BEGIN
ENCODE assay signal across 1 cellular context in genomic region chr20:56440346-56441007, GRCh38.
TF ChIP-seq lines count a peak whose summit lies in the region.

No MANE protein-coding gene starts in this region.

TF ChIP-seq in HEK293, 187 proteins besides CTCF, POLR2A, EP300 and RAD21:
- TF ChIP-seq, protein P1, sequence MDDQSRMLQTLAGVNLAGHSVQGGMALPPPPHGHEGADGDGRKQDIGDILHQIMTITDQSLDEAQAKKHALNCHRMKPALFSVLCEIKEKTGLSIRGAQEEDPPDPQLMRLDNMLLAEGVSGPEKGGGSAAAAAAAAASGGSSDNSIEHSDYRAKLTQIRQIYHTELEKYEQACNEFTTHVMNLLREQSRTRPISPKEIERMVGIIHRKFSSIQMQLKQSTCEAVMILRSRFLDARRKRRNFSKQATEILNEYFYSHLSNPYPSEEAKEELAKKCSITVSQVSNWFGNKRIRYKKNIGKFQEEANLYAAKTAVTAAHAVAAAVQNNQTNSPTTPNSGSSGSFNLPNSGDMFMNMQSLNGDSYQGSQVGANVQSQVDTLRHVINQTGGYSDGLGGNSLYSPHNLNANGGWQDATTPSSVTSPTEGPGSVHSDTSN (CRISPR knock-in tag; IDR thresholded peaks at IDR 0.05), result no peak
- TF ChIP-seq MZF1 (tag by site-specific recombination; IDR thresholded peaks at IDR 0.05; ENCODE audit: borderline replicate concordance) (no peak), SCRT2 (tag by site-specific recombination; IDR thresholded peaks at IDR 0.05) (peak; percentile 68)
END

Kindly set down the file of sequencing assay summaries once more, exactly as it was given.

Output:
ENCODE assay signal across 1 cellular context in genomic region chr20:56440346-56441007, GRCh38.
TF ChIP-seq lines count a peak whose summit lies in the region.

No MANE protein-coding gene starts in this region.

TF ChIP-seq in HEK293, 187 proteins besides CTCF, POLR2A, EP300 and RAD21:
- TF ChIP-seq, protein P1, sequence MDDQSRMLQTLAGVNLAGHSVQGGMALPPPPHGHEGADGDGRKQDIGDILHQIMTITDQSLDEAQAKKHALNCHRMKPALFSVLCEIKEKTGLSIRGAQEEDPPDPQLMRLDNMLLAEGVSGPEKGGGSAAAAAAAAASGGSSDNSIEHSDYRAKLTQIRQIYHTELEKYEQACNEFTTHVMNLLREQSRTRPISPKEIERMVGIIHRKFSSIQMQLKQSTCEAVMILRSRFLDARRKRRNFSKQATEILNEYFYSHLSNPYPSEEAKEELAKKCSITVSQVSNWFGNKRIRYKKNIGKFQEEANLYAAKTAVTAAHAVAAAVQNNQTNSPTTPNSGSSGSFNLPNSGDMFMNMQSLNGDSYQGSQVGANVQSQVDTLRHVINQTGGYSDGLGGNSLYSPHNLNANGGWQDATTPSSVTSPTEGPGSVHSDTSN (CRISPR knock-in tag; IDR thresholded peaks at IDR 0.05), result no peak
- TF ChIP-seq MZF1 (tag by site-specific recombination; IDR thresholded peaks at IDR 0.05; ENCODE audit: borderline replicate concordance) (no peak), SCRT2 (tag by site-specific recombination; IDR thresholded peaks at IDR 0.05) (peak; percentile 68)